JavaMemoryModel: Rules on objects escaping their constructor

From: Bill Pugh (
Date: Thu Sep 14 2000 - 11:37:06 EDT

I didn't see much in the way of objections to my earlier proposal
about object visible and constructors, so it looks like people are
happy with this. I will be very happy with it, because it will
greatly simply the semantics and keep me from bashing my head against
the wall trying to get the complicated version right.

Let me go over it one more time, just to make sure everyone is happy with it.

A constructor should not allow an object to be reachable from any
other thread until after the constructor has terminated. This rule
will not be checked or enforced. But when it is violated, final
fields of the object will have unpleasant semantics (i.e., they will
be treated as pseudo-final fields).

It is irrelevant that synchronization or other mechanisms are used to
guarantee that no other threads reads the reference until after the
constructor terminates. The key issue is whether it is reachable;
storing a reference to the object into a static field or any data
structure reachable from a static field makes it reachable by other

Rational: In addition to making things work well for final fields,
this is a good programming practice to follow in general. In fact,
you should probably follow a stricter rule: that when a constructor
returns, the object constructed is only reachable through the value
returned by the constructor. If this practice is violated, then you
cannot safely extend the class; if an exception occurs in a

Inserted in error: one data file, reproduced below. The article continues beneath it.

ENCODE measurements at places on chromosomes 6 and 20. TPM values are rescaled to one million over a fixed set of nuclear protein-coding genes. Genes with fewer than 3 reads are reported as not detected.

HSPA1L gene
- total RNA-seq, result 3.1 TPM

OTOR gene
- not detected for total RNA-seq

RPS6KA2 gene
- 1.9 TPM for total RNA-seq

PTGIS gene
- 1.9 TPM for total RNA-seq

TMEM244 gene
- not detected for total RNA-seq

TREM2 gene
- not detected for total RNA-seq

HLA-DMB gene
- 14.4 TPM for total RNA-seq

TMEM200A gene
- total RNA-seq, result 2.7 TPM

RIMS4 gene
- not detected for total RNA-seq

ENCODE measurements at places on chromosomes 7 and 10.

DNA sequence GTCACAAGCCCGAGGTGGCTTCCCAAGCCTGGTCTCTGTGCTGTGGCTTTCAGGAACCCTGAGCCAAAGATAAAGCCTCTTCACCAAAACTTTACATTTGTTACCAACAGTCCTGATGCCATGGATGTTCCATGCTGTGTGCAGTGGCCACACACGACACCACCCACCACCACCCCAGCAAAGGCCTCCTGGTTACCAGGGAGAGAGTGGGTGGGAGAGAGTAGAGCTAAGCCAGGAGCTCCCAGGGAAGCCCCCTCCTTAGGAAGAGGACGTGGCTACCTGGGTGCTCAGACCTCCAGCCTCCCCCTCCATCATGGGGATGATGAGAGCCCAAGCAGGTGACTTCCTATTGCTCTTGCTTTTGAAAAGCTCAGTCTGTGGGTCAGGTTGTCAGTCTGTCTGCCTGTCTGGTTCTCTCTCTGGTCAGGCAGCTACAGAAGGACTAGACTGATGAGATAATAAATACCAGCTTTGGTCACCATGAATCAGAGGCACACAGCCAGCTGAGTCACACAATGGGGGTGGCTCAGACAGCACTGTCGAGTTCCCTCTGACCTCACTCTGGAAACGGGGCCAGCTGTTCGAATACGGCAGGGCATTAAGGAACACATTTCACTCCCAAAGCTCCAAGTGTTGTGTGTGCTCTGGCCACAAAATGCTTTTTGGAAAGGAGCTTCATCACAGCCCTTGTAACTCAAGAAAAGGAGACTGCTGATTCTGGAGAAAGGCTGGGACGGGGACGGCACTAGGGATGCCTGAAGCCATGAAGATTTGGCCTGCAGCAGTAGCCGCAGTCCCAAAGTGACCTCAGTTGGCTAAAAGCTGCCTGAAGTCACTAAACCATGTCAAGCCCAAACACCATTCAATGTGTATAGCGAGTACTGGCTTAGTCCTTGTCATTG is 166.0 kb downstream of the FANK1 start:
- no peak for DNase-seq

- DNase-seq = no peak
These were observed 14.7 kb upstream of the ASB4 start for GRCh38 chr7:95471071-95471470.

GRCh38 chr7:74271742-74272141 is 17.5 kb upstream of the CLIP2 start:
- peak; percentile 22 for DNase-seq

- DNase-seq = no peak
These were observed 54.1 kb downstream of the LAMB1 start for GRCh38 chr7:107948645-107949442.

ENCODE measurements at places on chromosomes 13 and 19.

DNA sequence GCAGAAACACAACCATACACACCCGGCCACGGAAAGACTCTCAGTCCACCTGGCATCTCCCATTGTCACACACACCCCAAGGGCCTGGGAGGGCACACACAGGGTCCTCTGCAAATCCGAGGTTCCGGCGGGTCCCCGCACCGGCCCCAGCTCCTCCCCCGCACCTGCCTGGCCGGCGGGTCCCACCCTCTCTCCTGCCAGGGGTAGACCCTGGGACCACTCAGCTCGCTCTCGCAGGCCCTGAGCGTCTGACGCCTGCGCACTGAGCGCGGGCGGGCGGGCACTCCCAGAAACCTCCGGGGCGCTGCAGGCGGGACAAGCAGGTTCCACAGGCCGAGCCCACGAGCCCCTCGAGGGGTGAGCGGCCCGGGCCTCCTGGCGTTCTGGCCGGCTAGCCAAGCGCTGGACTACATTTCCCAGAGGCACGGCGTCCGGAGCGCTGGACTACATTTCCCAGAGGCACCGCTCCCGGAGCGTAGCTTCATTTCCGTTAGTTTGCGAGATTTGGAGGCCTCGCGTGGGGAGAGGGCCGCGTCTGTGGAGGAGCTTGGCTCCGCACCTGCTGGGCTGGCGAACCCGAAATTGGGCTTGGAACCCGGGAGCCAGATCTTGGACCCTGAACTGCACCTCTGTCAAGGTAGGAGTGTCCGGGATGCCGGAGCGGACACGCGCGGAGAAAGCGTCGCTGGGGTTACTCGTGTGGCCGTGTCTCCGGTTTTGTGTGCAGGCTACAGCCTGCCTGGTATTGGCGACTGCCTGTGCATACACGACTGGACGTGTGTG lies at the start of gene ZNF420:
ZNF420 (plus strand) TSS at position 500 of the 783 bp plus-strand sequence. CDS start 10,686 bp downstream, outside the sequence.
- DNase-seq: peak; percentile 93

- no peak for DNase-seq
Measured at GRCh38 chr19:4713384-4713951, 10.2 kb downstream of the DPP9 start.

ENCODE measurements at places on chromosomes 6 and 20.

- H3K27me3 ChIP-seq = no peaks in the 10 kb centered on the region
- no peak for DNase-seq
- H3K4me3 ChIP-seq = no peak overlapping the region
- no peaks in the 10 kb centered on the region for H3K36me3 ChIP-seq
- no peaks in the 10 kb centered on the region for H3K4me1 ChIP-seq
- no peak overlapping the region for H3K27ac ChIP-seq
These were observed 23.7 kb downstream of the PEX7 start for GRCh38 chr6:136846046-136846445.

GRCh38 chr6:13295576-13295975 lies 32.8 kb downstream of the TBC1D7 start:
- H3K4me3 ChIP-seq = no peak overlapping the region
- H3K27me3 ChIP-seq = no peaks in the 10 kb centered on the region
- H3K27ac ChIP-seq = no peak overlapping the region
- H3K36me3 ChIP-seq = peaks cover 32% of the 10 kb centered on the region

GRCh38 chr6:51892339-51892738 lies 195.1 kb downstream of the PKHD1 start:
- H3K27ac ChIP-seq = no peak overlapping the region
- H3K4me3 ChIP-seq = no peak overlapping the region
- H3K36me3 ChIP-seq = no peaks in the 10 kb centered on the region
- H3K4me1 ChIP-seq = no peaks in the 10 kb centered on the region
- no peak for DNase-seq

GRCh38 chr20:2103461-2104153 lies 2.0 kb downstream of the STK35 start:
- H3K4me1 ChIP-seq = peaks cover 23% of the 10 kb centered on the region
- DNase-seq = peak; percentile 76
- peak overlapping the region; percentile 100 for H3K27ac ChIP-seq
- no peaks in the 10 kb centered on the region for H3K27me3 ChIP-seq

higher-level constructor, the object is still captured.

Although this strong rule might be good practice, I don't believe
there is any need to incorporate it into the semantics of final.

The implementation of final would be:

* You may not reorder any write done before a constructor terminates and
        any write, following the constructor, that may make the object
        reachable from other threads

* You may not reorder a read of a reference to an object, and a read of
          a final field of that object nor any value reached from the final
        field (e.g., if the final field of a String is a reference to an array
        of characters, you may not reorder the read of the reference to
        the string and the read of a character of the array).
   * reads of final fields can be moved across memory barriers

The first item would impose minor constraints on compiler
optimization, and a memory barrier on systems that can reorder
writers. The second item should have no impact on compiler
optimizations, and require a memory barrier only on systems with a
memory model weaker than RMO (i.e., ones that can reorder dependent
reads), such as an Alpha.

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